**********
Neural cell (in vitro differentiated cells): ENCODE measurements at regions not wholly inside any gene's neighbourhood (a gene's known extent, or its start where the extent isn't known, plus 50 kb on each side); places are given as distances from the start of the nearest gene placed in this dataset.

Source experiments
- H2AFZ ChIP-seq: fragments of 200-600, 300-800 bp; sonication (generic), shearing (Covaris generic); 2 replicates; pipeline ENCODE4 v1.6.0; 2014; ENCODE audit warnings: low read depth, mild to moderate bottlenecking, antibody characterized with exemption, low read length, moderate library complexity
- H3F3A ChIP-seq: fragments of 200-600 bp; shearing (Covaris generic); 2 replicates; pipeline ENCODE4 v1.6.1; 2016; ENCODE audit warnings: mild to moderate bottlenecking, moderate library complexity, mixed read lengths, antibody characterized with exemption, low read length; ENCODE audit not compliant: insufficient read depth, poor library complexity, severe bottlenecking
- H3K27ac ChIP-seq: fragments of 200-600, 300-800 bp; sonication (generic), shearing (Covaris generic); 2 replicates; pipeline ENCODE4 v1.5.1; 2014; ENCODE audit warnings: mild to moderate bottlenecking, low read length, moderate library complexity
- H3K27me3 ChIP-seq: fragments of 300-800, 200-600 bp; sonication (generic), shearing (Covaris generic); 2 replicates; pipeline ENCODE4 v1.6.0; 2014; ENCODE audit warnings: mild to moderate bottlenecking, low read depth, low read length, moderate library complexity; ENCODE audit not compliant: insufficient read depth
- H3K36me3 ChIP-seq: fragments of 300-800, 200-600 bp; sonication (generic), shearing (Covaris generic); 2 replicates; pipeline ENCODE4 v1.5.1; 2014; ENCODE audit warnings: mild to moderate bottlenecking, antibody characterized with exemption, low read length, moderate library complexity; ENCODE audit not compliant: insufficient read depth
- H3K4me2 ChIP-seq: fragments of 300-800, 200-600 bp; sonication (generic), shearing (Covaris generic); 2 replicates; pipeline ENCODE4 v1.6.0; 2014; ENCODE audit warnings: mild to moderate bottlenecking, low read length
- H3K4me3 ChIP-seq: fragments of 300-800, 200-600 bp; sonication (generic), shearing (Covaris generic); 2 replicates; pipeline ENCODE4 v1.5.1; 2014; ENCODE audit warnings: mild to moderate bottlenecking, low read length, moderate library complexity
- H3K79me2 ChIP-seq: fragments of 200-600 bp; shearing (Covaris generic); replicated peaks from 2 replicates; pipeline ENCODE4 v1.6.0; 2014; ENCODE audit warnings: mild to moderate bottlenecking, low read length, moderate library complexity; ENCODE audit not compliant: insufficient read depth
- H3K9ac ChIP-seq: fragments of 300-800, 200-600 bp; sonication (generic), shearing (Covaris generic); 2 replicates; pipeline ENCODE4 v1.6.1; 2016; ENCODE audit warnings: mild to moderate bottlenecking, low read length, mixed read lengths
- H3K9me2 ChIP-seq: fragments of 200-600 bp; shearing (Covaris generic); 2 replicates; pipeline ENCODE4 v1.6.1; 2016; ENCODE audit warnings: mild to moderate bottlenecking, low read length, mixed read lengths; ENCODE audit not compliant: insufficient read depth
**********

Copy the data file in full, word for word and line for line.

Neural cell (in vitro differentiated cells): ENCODE measurements at regions not wholly inside any gene's neighbourhood (a gene's known extent, or its start where the extent isn't known, plus 50 kb on each side); places are given as distances from the start of the nearest gene placed in this dataset.

Source experiments
- H2AFZ ChIP-seq: fragments of 200-600, 300-800 bp; sonication (generic), shearing (Covaris generic); 2 replicates; pipeline ENCODE4 v1.6.0; 2014; ENCODE audit warnings: low read depth, mild to moderate bottlenecking, antibody characterized with exemption, low read length, moderate library complexity
- H3F3A ChIP-seq: fragments of 200-600 bp; shearing (Covaris generic); 2 replicates; pipeline ENCODE4 v1.6.1; 2016; ENCODE audit warnings: mild to moderate bottlenecking, moderate library complexity, mixed read lengths, antibody characterized with exemption, low read length; ENCODE audit not compliant: insufficient read depth, poor library complexity, severe bottlenecking
- H3K27ac ChIP-seq: fragments of 200-600, 300-800 bp; sonication (generic), shearing (Covaris generic); 2 replicates; pipeline ENCODE4 v1.5.1; 2014; ENCODE audit warnings: mild to moderate bottlenecking, low read length, moderate library complexity
- H3K27me3 ChIP-seq: fragments of 300-800, 200-600 bp; sonication (generic), shearing (Covaris generic); 2 replicates; pipeline ENCODE4 v1.6.0; 2014; ENCODE audit warnings: mild to moderate bottlenecking, low read depth, low read length, moderate library complexity; ENCODE audit not compliant: insufficient read depth
- H3K36me3 ChIP-seq: fragments of 300-800, 200-600 bp; sonication (generic), shearing (Covaris generic); 2 replicates; pipeline ENCODE4 v1.5.1; 2014; ENCODE audit warnings: mild to moderate bottlenecking, antibody characterized with exemption, low read length, moderate library complexity; ENCODE audit not compliant: insufficient read depth
- H3K4me2 ChIP-seq: fragments of 300-800, 200-600 bp; sonication (generic), shearing (Covaris generic); 2 replicates; pipeline ENCODE4 v1.6.0; 2014; ENCODE audit warnings: mild to moderate bottlenecking, low read length
- H3K4me3 ChIP-seq: fragments of 300-800, 200-600 bp; sonication (generic), shearing (Covaris generic); 2 replicates; pipeline ENCODE4 v1.5.1; 2014; ENCODE audit warnings: mild to moderate bottlenecking, low read length, moderate library complexity
- H3K79me2 ChIP-seq: fragments of 200-600 bp; shearing (Covaris generic); replicated peaks from 2 replicates; pipeline ENCODE4 v1.6.0; 2014; ENCODE audit warnings: mild to moderate bottlenecking, low read length, moderate library complexity; ENCODE audit not compliant: insufficient read depth
- H3K9ac ChIP-seq: fragments of 300-800, 200-600 bp; sonication (generic), shearing (Covaris generic); 2 replicates; pipeline ENCODE4 v1.6.1; 2016; ENCODE audit warnings: mild to moderate bottlenecking, low read length, mixed read lengths
- H3K9me2 ChIP-seq: fragments of 200-600 bp; shearing (Covaris generic); 2 replicates; pipeline ENCODE4 v1.6.1; 2016; ENCODE audit warnings: mild to moderate bottlenecking, low read length, mixed read lengths; ENCODE audit not compliant: insufficient read depth